Make no mistake about it, negotiating for the lowest possible price from a seller is a full contact sport. You can’t walk into negotiations expecting to walk away with the best price unless you are fully prepared.
Keep the following 4 tips in mind so you can increase your chances of getting the best prices regardless of how hard the seller is.
Do Your Homework
You have to do research about what you’re buying. Know its value to you, what it can do for you both in the short-term and long-term, what the seller is selling it for and what its average selling price is. Get information on substitutes and their pricing. This should give you a base line on how important the item you’re buying is and what you should plan to pay.
Talk Down The Product
Regardless of what you’re buying, talk a bit of trash about it. If it’s a luggage set, say you don’t like the color all that much. Say another luggage set does the same job for half the cost. Let them know you’re not going on vacation anytime soon and don’t really need it. Pick it apart as much as you can.
By doing this you will put the seller in the position of trying to sell you their product. This puts you in a powerful position. One of the only ways the seller can convince you to buy it is to lower the price.
Make A Low Ball Offer
Enter negotiations with a shock and awe approach. Basically, you lay out a very low price. This knocks the seller back from his or her original position and puts them on the defensive. The seller is forced to justify their higher price.
Inevitably the seller will come back with their offer. You then come up a bit and hope they come down again. After this “dance” you can hopefully agree to make a good deal that’s in your favor.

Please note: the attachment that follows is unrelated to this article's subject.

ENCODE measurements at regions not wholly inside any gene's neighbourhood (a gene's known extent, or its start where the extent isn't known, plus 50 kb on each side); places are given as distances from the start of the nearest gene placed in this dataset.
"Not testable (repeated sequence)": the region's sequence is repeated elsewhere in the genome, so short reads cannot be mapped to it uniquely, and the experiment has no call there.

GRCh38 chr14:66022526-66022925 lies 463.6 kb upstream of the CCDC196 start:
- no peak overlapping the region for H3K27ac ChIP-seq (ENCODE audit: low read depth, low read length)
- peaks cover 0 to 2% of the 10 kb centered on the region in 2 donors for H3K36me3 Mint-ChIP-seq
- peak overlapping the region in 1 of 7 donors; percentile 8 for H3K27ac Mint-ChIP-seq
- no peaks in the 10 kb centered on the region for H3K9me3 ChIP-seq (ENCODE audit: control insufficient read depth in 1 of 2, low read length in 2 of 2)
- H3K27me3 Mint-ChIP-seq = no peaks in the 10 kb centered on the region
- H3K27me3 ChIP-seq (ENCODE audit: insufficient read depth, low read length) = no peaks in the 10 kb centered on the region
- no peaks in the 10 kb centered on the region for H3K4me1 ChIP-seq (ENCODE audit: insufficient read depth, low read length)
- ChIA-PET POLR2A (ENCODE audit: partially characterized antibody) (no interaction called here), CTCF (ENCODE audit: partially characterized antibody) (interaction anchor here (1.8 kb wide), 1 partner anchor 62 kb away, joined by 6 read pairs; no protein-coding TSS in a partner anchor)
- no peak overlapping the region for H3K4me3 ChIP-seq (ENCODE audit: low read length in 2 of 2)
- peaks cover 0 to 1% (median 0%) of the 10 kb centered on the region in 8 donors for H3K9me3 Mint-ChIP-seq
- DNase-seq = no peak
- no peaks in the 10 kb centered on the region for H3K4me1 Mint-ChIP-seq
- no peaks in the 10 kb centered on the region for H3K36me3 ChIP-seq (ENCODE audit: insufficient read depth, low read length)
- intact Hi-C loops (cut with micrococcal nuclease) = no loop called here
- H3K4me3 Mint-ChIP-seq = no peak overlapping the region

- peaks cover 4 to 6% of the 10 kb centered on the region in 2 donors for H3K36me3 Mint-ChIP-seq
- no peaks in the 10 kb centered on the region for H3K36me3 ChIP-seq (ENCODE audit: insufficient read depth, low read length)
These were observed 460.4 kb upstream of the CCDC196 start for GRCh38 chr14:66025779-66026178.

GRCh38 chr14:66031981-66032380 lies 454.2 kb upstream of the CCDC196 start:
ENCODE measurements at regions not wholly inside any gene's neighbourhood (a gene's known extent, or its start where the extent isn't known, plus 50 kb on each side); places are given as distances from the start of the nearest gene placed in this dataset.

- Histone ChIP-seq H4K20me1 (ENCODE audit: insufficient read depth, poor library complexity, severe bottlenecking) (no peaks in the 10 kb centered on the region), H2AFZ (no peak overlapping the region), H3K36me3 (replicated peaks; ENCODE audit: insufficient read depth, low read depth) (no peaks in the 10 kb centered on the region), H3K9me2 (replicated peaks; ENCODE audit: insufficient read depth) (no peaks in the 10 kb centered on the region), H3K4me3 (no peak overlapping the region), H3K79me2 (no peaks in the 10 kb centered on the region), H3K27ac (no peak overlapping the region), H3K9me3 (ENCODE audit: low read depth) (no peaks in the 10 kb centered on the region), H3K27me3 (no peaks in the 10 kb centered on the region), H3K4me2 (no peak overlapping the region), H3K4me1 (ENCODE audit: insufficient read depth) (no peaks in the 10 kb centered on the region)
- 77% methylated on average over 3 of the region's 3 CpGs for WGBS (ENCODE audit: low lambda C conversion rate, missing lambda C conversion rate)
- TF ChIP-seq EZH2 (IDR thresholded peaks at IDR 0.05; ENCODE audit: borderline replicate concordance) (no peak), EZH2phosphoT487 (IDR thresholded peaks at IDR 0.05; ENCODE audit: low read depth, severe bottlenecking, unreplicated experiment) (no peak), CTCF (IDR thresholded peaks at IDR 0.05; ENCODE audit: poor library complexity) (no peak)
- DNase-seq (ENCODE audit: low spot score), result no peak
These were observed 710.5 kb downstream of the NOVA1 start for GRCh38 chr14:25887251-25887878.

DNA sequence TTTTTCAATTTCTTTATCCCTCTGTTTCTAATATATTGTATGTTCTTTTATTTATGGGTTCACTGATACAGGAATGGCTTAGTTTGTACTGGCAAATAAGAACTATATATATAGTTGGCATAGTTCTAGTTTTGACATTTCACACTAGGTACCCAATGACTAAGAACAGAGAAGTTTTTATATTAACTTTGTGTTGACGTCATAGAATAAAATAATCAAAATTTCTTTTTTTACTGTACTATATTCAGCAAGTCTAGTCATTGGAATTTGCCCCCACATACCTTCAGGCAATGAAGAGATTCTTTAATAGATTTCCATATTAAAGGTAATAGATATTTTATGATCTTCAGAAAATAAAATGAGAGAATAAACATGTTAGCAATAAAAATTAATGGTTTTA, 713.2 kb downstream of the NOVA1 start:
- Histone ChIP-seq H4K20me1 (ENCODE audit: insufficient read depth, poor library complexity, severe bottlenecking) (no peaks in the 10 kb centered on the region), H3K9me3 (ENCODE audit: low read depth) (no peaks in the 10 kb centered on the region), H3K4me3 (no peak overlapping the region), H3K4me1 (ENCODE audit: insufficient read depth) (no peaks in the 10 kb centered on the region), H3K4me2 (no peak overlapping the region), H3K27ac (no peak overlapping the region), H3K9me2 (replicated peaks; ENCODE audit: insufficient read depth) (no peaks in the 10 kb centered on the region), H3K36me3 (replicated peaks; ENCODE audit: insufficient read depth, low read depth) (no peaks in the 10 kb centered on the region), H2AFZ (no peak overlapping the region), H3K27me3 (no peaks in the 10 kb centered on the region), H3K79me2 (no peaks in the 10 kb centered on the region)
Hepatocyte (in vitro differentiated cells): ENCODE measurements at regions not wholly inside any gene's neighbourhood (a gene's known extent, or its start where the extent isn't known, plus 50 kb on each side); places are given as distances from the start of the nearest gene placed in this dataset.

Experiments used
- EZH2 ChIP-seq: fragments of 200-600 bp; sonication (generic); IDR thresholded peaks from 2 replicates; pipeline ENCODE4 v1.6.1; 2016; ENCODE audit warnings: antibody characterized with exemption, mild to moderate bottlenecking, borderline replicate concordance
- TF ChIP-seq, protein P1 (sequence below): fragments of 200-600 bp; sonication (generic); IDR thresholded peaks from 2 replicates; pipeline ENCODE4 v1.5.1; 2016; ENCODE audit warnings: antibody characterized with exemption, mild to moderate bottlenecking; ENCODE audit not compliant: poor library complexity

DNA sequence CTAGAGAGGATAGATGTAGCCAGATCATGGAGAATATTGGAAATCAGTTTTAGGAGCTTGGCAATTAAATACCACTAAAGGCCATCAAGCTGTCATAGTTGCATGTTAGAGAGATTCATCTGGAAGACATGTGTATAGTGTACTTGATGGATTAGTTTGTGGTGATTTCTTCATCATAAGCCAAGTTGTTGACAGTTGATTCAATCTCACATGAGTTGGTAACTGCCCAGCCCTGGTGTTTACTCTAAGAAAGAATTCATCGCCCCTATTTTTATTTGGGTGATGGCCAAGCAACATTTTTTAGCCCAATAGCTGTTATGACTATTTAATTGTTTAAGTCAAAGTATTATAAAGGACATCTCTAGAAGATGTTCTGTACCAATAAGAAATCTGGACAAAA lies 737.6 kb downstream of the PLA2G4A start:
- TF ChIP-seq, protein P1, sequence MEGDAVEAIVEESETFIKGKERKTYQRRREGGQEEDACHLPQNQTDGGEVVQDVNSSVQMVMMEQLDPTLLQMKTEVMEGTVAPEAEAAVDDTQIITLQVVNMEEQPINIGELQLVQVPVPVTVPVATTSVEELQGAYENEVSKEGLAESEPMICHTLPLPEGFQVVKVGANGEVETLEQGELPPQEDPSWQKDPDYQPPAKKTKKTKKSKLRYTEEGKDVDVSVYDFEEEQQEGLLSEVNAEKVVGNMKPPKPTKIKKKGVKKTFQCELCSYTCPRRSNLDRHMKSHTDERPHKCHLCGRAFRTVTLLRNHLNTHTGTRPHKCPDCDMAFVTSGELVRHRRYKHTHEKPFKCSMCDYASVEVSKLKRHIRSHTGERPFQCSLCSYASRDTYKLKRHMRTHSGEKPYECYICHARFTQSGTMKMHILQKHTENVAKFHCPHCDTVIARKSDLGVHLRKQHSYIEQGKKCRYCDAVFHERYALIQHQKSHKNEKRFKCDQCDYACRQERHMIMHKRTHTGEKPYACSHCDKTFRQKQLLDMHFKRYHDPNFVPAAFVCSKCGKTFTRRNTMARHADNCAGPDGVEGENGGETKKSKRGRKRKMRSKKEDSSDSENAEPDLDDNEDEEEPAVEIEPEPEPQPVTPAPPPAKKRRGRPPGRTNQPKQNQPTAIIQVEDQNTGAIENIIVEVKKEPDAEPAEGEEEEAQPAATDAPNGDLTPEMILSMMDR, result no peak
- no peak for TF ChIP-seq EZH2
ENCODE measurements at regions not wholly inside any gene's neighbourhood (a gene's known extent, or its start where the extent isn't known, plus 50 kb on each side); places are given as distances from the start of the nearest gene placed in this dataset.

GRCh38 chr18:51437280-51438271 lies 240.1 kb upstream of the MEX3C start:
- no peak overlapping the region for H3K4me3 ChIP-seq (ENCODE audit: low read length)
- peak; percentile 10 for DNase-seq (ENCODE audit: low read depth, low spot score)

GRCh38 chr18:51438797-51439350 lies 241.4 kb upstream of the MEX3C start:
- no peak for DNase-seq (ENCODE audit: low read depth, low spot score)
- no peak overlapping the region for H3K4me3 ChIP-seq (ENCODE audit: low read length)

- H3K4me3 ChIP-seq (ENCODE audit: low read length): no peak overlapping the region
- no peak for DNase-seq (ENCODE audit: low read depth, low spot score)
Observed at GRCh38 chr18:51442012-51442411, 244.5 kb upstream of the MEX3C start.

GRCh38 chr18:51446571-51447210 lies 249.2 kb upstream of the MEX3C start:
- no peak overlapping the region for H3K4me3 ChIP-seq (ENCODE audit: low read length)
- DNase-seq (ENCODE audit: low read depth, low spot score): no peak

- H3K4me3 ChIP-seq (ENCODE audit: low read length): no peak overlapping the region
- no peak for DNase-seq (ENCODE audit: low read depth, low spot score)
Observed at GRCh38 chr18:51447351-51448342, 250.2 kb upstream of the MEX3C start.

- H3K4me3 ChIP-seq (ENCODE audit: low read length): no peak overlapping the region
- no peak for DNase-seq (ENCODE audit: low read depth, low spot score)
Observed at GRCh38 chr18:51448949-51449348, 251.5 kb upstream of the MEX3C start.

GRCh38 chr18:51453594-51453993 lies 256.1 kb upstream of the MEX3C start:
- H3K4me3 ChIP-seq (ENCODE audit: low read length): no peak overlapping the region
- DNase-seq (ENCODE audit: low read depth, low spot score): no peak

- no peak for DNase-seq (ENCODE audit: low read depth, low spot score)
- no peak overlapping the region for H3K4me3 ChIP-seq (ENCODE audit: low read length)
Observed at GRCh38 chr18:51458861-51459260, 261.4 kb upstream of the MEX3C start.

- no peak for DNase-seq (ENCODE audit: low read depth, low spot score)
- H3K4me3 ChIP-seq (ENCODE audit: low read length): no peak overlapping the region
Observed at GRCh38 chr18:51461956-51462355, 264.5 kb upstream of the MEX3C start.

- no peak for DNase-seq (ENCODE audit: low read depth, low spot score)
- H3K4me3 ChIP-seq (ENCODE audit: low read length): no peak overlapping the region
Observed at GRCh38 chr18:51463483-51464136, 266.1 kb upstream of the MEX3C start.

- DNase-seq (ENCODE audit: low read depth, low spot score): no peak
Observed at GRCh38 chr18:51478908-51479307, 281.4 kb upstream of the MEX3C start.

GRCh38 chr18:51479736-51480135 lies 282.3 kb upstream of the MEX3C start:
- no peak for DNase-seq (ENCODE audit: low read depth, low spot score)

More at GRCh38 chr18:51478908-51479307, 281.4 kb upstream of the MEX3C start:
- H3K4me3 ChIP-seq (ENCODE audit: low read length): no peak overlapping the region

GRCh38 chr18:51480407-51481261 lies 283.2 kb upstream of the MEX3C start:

Get Quiet All Of A Sudden
Silence makes sellers squirm. It puts a lot of psychological pressure. When you’re silent, their mind races with countless thoughts. By talking a lot early on and then stopping, you put the seller in a position where the seller is forced to chase you. Again, this all depends on your initial pricing position and how realistic it is based on market price range.
When you get quiet, the seller is forced to quickly calculate how much the seller is willing to walk away with just to get a sale. This won’t work if your price is below cost or so close to it that it can be interpreted as an insult.
Make Up For It With Extras
If the seller is very stubborn and won’t lower his price any more, it’s time to ask for extras. Let them know you will only agree to the deal (and his/her price) if you get a few added bonuses. This could be a free extended warranty, a free accessory or eliminating any installation fees.
Calculate the added value of these and you’ll see that overall, you made a great deal. In the end, you still won while giving the seller the price he or she wants.